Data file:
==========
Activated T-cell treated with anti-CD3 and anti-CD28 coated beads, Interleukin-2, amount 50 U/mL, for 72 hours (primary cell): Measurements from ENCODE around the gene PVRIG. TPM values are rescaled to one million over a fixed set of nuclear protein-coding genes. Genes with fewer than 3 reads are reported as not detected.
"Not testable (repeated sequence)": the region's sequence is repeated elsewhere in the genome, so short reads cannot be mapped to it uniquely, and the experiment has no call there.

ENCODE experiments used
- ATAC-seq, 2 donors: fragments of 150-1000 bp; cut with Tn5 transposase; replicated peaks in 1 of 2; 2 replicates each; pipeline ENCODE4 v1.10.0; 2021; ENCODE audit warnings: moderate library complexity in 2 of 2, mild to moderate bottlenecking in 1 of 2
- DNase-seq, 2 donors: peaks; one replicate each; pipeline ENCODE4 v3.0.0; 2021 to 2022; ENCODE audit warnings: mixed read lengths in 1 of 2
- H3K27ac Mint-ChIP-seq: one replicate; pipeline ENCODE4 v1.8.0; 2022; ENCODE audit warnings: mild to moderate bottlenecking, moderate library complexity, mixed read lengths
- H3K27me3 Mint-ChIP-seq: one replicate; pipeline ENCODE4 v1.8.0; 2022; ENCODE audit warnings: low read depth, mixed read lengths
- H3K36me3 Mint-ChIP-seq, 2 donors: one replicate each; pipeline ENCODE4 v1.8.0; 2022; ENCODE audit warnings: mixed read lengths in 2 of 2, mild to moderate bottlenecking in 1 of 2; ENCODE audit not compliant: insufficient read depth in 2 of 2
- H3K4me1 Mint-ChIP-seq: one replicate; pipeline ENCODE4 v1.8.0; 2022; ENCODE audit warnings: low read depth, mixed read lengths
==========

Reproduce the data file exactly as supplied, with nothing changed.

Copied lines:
Activated T-cell treated with anti-CD3 and anti-CD28 coated beads, Interleukin-2, amount 50 U/mL, for 72 hours (primary cell): Measurements from ENCODE around the gene PVRIG. TPM values are rescaled to one million over a fixed set of nuclear protein-coding genes. Genes with fewer than 3 reads are reported as not detected.
"Not testable (repeated sequence)": the region's sequence is repeated elsewhere in the genome, so short reads cannot be mapped to it uniquely, and the experiment has no call there.

ENCODE experiments used
- ATAC-seq, 2 donors: fragments of 150-1000 bp; cut with Tn5 transposase; replicated peaks in 1 of 2; 2 replicates each; pipeline ENCODE4 v1.10.0; 2021; ENCODE audit warnings: moderate library complexity in 2 of 2, mild to moderate bottlenecking in 1 of 2
- DNase-seq, 2 donors: peaks; one replicate each; pipeline ENCODE4 v3.0.0; 2021 to 2022; ENCODE audit warnings: mixed read lengths in 1 of 2
- H3K27ac Mint-ChIP-seq: one replicate; pipeline ENCODE4 v1.8.0; 2022; ENCODE audit warnings: mild to moderate bottlenecking, moderate library complexity, mixed read lengths
- H3K27me3 Mint-ChIP-seq: one replicate; pipeline ENCODE4 v1.8.0; 2022; ENCODE audit warnings: low read depth, mixed read lengths
- H3K36me3 Mint-ChIP-seq, 2 donors: one replicate each; pipeline ENCODE4 v1.8.0; 2022; ENCODE audit warnings: mixed read lengths in 2 of 2, mild to moderate bottlenecking in 1 of 2; ENCODE audit not compliant: insufficient read depth in 2 of 2
- H3K4me1 Mint-ChIP-seq: one replicate; pipeline ENCODE4 v1.8.0; 2022; ENCODE audit warnings: low read depth, mixed read lengths